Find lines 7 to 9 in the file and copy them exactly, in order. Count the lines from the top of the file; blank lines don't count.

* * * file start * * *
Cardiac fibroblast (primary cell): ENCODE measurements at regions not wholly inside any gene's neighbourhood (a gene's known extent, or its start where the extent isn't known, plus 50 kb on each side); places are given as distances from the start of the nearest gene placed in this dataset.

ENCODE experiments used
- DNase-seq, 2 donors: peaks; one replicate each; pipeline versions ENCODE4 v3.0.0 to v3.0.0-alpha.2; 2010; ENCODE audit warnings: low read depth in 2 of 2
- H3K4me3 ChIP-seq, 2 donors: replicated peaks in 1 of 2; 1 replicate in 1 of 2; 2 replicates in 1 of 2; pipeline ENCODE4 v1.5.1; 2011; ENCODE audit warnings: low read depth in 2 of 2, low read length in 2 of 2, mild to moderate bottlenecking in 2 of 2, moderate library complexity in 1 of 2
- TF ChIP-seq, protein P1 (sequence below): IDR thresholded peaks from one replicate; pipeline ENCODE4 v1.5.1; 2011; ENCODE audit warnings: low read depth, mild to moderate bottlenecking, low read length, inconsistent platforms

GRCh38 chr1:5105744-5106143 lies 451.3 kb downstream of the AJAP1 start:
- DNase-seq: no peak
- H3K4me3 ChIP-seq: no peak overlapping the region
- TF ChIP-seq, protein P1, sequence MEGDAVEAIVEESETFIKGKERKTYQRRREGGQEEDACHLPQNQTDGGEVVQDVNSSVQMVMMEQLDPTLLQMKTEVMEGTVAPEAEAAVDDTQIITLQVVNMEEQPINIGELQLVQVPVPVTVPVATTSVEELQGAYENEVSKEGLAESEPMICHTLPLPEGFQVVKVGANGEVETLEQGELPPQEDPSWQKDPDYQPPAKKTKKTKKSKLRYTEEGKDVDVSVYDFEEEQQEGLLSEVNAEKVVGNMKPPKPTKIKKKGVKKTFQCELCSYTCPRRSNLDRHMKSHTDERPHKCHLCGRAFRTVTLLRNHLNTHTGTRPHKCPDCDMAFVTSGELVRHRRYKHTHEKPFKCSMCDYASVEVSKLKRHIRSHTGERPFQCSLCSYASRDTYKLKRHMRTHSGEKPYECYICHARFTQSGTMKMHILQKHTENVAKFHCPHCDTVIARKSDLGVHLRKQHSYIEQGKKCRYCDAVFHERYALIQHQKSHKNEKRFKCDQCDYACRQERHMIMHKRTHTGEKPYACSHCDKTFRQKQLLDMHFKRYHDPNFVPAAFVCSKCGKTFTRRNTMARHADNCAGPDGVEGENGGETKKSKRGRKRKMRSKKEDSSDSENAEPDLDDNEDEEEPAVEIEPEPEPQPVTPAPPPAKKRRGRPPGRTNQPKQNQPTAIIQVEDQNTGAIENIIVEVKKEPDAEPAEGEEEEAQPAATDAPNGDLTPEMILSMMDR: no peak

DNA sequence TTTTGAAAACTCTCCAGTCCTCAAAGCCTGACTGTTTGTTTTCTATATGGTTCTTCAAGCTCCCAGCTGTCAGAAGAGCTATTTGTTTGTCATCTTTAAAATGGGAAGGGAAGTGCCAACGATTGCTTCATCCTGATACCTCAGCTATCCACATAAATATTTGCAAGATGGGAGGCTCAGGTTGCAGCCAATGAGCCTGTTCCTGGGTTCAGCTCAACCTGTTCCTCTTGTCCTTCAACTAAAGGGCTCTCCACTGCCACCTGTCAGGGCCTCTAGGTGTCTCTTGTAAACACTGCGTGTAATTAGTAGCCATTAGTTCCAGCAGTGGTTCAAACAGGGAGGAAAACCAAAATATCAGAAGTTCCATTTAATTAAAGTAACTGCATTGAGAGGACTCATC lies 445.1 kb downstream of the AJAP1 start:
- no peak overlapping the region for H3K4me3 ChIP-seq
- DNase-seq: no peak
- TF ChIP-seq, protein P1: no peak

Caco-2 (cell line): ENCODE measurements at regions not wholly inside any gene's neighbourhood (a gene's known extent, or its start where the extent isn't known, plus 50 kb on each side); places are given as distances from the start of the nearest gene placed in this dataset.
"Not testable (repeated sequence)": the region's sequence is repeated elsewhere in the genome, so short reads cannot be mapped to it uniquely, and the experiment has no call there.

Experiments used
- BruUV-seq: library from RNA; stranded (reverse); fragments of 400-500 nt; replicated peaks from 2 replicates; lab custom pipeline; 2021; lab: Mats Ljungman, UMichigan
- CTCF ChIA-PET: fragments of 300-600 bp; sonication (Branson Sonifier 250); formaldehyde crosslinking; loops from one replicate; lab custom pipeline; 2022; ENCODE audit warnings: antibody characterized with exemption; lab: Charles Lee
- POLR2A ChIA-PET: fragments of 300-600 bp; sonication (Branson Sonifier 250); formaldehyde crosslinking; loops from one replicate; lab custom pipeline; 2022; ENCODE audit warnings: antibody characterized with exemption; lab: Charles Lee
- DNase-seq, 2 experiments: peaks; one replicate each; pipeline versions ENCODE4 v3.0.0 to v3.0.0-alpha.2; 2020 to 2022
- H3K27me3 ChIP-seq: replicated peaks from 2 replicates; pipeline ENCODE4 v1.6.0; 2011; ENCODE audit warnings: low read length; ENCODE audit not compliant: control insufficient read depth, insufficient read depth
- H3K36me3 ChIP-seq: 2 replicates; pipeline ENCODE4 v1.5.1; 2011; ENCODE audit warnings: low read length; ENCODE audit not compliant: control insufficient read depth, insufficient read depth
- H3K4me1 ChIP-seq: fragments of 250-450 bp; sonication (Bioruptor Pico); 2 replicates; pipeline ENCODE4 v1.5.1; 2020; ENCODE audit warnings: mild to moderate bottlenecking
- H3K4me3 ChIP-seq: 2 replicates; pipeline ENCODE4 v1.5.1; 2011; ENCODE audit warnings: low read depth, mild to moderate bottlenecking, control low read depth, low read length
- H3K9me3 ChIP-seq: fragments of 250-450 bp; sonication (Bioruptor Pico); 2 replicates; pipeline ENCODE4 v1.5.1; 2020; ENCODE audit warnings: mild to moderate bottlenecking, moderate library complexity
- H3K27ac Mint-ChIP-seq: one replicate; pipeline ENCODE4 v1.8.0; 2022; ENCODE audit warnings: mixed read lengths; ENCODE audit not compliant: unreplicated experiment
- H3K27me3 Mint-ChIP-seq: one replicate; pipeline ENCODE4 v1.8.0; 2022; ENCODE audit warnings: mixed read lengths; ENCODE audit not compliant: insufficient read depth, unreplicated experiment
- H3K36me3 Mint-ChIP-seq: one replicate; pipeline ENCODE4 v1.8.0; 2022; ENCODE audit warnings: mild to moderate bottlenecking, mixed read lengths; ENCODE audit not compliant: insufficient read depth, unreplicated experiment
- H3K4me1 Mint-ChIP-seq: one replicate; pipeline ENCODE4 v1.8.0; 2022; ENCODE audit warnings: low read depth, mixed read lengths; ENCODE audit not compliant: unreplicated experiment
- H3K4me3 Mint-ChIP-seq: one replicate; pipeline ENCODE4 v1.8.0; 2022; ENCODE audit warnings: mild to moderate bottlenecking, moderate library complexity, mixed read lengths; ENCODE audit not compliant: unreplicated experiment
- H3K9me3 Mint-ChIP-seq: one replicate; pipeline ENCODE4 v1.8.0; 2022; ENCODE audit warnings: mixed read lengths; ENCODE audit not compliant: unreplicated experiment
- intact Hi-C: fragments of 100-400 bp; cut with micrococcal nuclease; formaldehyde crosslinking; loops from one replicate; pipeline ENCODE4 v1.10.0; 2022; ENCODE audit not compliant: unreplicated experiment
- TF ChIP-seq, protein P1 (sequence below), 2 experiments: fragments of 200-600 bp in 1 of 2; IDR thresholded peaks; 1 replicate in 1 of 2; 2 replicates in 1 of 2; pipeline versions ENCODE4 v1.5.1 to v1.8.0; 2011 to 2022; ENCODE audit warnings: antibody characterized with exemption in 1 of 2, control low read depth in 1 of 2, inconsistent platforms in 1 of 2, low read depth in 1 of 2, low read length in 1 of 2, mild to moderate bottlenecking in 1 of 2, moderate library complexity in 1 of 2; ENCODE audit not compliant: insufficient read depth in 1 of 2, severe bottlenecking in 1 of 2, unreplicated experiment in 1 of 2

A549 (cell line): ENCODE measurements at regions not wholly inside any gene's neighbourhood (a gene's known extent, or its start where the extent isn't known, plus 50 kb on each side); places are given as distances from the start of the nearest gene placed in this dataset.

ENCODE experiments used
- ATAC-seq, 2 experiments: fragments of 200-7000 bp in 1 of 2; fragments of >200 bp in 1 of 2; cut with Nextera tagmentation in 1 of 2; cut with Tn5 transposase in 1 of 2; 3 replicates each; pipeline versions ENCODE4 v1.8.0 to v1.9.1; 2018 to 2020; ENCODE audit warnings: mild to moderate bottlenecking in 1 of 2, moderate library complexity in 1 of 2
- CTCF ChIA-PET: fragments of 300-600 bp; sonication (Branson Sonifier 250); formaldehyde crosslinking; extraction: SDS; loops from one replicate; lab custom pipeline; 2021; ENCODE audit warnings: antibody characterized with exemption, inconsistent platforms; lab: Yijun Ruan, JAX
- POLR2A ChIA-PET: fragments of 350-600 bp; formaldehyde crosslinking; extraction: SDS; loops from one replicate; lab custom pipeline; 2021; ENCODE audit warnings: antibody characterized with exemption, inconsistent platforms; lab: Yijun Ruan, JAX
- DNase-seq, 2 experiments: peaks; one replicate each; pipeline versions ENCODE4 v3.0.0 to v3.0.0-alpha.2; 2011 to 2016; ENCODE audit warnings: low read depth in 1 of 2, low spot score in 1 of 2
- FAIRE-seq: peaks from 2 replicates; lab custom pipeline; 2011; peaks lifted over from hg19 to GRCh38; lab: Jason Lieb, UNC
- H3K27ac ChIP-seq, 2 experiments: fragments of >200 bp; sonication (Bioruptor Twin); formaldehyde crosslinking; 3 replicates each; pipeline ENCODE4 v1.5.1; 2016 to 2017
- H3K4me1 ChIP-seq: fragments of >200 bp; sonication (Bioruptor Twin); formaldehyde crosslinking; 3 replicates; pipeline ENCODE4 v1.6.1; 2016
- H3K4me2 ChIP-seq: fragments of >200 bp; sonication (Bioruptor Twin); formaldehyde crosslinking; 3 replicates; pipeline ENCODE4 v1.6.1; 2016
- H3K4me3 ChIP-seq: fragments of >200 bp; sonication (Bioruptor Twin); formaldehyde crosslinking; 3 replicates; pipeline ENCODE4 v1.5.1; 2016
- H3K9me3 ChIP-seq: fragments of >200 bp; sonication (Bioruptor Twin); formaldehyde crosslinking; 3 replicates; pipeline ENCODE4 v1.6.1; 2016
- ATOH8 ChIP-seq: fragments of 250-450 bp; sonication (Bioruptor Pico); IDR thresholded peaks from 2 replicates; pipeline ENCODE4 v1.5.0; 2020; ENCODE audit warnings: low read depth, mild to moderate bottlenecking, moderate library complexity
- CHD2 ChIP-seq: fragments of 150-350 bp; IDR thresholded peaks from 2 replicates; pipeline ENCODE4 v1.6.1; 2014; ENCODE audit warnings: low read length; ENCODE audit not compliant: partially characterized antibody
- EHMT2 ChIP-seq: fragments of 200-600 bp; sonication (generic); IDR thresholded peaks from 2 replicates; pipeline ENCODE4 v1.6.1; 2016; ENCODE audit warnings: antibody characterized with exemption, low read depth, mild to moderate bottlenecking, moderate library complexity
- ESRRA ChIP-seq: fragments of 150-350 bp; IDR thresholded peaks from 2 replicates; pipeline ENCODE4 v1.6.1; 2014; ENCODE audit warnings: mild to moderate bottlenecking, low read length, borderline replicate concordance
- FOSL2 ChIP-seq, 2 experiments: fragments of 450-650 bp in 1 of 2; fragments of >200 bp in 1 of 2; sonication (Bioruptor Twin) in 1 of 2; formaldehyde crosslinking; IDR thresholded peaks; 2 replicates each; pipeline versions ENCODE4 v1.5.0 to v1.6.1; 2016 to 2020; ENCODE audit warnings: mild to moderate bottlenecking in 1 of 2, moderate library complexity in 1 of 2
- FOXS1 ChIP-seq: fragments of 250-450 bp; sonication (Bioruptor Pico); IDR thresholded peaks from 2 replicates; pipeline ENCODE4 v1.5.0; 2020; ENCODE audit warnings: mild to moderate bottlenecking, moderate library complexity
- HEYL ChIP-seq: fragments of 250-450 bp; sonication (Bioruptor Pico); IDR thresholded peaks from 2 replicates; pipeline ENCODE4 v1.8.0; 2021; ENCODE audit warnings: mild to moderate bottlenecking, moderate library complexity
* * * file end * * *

- DNase-seq: no peak
- H3K4me3 ChIP-seq: no peak overlapping the region
- TF ChIP-seq, protein P1, sequence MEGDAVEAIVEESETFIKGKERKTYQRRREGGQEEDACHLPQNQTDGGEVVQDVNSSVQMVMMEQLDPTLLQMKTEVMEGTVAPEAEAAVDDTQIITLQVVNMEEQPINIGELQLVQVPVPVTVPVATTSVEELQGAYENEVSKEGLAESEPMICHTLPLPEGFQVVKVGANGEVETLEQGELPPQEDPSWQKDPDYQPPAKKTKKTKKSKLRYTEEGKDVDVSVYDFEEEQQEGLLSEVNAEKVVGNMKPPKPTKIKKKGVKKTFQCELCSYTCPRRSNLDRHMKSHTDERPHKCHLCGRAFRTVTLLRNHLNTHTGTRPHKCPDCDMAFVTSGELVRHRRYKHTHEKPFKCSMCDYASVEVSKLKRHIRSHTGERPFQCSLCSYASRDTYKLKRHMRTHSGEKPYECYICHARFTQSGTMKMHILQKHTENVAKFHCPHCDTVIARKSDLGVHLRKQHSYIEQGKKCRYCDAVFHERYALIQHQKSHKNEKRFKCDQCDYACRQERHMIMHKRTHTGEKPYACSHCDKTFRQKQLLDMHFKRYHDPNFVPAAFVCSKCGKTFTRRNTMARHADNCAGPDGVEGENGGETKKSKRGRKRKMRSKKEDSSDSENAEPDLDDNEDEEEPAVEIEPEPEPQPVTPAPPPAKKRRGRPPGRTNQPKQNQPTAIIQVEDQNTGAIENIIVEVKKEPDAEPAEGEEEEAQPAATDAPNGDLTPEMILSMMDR: no peak